What can be done to raise its profile?


    Shipping as a brand has suffered. Many years ago, after a series of major tanker disasters, there was a coordinated effort by key players in the European tanker market to undertake a major public education initiative.  I thought they did a great campaign educating the average citizen about the role of oil tankers, their safety enhancements, and what they did to facilitate our life-style and the national economy at a relatively insignificant distribution cost.  It was a very good initiative and succeeded in redefining the brand.  I’ve not seen anything like that in this country. Perhaps the industry leaders and the trade associations here should undertake such an initiative and promulgate a different image about the industry, instead of being the butt of all the jokes when a cruise ship loses power or runs aground.

U.S. government Sequestration: What have been the effects to date?

    As a trained economist, I view Sequestration as a supply shifter.  If it is a short run phenomenon, perhaps some shipowners may ignore it but prolonged cutbacks may take away the owners’ incentive to stay as part of the MSP fleet and will have serious implications from the national security perspective.

The Jones Act is a political hot potato. What is its status?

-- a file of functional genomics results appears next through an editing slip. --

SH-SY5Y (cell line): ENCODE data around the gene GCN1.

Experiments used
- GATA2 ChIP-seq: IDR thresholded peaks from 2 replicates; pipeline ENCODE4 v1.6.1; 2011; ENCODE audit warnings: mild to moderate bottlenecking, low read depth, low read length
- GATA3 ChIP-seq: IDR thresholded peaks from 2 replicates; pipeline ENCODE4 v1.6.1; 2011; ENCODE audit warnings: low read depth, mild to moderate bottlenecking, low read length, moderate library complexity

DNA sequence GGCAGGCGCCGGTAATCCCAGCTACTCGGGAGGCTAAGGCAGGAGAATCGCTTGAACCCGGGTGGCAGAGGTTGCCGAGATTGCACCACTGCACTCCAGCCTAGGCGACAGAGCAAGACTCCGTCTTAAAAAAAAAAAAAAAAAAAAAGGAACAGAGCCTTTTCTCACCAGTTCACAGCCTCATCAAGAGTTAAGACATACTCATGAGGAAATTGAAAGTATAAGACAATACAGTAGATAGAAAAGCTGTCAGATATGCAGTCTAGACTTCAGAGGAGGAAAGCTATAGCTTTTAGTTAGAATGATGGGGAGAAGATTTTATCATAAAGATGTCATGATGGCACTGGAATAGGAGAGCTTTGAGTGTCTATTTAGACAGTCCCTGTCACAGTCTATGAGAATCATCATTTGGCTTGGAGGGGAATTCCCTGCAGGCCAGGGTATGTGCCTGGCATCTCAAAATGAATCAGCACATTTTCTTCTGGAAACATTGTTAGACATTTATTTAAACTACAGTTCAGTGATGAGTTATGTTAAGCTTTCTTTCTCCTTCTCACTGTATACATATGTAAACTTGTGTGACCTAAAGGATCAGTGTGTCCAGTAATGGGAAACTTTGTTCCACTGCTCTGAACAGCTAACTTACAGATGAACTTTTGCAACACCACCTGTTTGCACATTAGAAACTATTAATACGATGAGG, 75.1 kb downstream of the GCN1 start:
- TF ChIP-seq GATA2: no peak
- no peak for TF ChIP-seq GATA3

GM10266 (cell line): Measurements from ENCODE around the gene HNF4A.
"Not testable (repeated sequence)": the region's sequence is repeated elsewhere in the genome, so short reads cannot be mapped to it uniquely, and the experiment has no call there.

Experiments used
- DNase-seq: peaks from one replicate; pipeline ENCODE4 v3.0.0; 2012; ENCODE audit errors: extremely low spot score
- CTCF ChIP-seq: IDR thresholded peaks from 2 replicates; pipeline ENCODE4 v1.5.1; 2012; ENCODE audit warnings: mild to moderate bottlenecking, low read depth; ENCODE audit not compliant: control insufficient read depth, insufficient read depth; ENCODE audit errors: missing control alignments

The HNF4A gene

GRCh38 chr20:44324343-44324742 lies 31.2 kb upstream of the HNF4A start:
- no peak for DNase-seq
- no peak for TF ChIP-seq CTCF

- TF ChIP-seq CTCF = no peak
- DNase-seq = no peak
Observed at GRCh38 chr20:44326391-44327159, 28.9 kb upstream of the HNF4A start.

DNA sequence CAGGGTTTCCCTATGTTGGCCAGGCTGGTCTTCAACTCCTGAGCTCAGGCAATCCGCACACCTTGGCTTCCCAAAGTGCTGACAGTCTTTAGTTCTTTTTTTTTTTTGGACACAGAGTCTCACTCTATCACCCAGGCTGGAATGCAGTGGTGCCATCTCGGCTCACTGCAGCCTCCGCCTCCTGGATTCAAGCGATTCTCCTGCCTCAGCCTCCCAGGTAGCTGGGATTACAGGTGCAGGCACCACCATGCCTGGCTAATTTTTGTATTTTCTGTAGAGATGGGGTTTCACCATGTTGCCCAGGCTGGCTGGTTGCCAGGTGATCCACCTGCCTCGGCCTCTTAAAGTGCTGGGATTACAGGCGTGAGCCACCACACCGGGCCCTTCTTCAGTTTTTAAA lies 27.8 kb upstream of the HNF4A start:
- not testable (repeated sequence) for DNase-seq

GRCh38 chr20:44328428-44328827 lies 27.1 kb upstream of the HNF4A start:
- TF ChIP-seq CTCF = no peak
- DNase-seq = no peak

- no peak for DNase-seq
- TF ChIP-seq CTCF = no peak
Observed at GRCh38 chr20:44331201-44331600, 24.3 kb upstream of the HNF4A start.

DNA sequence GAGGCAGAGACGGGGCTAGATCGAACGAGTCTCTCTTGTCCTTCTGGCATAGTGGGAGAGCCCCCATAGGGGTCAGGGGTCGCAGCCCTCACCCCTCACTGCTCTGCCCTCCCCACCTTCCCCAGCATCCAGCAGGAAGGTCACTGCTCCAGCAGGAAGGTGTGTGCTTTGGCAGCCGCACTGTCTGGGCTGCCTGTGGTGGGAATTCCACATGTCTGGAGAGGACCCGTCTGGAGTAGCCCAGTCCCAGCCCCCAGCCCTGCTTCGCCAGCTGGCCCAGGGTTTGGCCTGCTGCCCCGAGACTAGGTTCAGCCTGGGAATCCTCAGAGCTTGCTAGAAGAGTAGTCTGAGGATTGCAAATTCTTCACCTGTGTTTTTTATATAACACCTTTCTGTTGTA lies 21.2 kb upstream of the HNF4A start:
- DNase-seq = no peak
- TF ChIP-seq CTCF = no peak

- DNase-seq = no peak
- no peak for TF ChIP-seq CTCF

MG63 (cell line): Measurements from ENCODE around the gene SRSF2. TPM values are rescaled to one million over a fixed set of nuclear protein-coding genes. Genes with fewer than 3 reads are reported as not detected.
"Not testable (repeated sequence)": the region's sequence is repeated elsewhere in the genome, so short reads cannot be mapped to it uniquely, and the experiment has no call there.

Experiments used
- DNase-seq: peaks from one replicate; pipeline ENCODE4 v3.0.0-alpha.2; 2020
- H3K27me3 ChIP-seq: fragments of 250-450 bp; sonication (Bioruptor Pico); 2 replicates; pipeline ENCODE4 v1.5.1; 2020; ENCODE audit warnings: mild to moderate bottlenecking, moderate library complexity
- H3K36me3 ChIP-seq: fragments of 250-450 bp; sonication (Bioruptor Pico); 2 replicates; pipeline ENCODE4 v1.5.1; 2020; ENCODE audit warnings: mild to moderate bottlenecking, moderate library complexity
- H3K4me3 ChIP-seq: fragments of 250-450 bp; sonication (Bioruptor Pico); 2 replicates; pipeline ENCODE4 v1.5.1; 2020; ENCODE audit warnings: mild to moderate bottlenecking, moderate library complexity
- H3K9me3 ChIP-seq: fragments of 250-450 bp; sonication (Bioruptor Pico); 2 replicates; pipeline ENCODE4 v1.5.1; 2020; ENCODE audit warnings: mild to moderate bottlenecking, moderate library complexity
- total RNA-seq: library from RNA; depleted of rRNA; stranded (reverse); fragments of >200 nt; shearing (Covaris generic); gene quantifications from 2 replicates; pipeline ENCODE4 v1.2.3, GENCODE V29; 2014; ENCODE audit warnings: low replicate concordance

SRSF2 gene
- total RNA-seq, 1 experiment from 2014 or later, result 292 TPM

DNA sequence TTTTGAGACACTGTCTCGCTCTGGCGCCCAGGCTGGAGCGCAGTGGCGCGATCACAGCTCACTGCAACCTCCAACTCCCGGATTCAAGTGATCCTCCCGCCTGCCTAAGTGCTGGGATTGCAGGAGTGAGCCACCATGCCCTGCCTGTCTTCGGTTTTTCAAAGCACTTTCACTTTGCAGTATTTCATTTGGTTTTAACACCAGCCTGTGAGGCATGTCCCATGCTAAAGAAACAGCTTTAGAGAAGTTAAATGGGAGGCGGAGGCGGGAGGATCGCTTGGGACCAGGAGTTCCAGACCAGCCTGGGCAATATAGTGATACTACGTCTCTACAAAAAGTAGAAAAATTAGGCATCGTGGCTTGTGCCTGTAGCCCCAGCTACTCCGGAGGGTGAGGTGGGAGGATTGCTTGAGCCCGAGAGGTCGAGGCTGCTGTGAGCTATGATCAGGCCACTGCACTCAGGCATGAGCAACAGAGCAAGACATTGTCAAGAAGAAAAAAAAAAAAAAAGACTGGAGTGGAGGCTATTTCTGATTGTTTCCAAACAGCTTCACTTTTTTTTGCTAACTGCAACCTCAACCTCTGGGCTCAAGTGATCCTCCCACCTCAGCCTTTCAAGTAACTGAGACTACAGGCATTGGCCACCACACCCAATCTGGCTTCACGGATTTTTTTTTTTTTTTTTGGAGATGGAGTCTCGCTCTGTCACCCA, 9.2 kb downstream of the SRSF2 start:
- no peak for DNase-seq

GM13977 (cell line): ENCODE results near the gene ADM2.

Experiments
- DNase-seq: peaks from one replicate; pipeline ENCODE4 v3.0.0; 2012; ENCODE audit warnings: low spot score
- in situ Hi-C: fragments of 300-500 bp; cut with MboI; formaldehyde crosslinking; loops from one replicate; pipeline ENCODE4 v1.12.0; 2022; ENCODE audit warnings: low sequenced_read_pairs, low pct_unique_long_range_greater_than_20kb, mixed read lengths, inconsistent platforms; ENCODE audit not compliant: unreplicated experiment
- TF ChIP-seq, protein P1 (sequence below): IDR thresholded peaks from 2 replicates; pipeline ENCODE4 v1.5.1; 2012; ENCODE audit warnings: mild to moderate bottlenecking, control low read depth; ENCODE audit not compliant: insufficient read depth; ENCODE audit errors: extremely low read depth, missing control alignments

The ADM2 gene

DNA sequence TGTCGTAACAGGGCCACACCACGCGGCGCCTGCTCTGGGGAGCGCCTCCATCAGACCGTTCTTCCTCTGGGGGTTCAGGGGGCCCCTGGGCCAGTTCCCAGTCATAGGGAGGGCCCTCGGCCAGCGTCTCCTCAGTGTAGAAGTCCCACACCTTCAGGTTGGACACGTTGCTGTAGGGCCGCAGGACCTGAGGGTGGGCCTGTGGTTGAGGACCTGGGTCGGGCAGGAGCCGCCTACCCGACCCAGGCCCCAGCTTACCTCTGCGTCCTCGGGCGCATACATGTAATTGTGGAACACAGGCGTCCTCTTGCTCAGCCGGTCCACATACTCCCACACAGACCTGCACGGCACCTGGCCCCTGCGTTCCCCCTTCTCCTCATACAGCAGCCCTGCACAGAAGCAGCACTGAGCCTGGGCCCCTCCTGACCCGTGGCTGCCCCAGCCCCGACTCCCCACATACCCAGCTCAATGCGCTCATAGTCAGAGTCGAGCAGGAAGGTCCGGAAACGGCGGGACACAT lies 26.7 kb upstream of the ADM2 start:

I certainly believe that a country such as ours needs the Jones Act. We need it for economic reasons as well as for “insurance” reasons and for providing critical logistical support.  This is an island nation that needs maritime presence and capability, and that is exactly what the Jones Act has provided.

Where are we in terms of making shipping more environmentally friendly.

    There is a debate going on right now as to whether the investment in green ships such as the planned Triple E Maersk ships makes economic sense.  I personally think we’re way beyond that point, and these initiatives are here to stay. There is significant pressure on the shipping industry, and they are genuinely concerned about environmental regulations especially in Europe.  In general, the shipowners are serious about this and handling this proactively and becoming more socially responsible. I commend them for that.

Ship owners feel over-regulated, from the international, national and regional level. Will we ever get to a point where it will be more unified.


    It is a wonderful question. My view is shipping is a very international industry, and we should not have unique rules for each region, each state, each country, etc. It just doesn’t make any sense. When shipowners invest in new tonnage, they want the flexibility to take their ships and go where the market is. To be frank, I think the International Maritime Organization does a fantastic job; it’s one of the most efficient UN agencies.